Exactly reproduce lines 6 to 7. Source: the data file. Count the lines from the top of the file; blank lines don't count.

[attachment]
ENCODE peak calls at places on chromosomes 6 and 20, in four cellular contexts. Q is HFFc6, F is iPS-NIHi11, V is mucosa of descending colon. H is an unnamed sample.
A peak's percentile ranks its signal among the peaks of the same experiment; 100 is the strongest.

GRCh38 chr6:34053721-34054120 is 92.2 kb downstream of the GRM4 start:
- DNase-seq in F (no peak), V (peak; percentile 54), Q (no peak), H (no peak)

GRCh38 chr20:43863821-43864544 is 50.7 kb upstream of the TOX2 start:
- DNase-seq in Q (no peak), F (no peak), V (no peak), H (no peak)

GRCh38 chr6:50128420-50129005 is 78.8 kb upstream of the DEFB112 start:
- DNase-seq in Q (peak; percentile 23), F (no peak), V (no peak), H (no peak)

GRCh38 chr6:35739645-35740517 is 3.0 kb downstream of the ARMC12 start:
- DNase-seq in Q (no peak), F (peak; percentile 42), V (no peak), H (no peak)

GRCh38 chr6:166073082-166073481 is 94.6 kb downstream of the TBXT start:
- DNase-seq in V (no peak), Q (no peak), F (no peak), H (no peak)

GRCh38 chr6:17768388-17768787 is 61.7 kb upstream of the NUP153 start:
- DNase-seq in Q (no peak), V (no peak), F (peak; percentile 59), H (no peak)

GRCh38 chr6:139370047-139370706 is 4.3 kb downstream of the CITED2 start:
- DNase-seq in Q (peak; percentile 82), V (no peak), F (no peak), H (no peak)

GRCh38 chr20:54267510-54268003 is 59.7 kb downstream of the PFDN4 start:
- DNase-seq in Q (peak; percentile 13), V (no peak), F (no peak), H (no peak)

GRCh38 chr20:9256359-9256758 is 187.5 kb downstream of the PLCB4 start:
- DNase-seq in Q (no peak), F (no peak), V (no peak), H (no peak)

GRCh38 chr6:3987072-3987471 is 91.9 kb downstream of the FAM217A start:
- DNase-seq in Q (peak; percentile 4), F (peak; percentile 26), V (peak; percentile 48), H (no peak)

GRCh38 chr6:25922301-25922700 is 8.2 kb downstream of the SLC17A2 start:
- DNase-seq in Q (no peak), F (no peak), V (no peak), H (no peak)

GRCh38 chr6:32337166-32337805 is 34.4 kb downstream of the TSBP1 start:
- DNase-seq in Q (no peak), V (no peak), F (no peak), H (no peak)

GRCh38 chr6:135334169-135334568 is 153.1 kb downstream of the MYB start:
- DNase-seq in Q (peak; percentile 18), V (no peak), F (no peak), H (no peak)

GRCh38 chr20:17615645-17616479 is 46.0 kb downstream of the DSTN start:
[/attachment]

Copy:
- DNase-seq in Q (no peak), F (no peak), V (no peak), H (no peak)

GRCh38 chr6:50128420-50129005 is 78.8 kb upstream of the DEFB112 start: